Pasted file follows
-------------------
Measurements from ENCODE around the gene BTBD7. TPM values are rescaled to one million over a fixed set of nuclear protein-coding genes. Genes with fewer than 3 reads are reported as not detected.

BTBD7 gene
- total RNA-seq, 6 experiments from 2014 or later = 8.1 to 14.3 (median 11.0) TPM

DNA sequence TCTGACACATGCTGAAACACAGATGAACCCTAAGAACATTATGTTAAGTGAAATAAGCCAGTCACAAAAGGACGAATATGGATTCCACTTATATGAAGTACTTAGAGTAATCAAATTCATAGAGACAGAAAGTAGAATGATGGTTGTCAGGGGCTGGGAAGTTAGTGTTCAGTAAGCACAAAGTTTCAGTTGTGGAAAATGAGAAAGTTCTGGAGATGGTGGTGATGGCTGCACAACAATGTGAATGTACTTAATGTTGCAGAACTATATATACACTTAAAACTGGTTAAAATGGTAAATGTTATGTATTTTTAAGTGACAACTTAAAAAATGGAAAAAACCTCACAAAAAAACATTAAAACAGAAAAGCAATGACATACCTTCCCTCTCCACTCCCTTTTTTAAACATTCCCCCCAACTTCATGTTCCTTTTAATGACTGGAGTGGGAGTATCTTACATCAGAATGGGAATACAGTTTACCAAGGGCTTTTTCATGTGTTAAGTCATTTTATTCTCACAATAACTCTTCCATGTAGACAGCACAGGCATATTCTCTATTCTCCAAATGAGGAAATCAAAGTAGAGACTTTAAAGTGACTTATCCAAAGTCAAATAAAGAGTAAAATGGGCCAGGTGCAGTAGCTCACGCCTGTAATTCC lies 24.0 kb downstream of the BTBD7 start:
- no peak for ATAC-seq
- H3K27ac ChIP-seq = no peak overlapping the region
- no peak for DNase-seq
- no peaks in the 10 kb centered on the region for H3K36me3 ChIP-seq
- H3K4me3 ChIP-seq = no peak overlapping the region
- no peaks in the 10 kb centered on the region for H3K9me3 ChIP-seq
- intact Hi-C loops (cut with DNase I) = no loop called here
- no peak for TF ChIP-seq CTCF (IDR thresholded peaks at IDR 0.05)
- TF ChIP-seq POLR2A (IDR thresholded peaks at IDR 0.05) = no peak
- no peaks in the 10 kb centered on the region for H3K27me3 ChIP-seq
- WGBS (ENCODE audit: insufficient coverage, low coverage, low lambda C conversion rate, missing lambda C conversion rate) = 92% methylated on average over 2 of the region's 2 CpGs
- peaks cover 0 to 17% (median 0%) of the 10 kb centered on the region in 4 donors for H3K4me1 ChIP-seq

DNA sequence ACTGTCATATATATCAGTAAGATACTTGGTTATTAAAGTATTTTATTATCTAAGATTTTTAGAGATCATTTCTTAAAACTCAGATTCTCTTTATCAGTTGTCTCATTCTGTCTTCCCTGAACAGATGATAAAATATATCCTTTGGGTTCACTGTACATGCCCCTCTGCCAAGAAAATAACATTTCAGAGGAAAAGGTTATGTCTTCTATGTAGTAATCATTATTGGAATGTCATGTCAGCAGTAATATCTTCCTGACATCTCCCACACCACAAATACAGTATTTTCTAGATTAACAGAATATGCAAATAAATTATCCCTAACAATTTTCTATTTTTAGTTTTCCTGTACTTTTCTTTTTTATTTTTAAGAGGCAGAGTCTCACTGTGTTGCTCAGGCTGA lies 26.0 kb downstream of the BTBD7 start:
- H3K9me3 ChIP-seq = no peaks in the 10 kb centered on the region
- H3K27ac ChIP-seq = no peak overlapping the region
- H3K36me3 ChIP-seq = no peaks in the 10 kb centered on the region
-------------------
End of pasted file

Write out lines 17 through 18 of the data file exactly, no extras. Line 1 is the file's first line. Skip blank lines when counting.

DNA sequence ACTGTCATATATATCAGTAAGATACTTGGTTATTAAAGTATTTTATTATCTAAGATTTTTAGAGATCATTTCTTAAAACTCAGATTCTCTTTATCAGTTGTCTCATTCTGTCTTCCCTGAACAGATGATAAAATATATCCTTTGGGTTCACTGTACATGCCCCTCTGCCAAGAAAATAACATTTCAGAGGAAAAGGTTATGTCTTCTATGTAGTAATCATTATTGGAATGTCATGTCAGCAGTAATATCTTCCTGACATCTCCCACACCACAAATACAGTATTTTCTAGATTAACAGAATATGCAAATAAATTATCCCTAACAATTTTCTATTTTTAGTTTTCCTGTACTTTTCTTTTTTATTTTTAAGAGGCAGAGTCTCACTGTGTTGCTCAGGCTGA lies 26.0 kb downstream of the BTBD7 start:
- H3K9me3 ChIP-seq = no peaks in the 10 kb centered on the region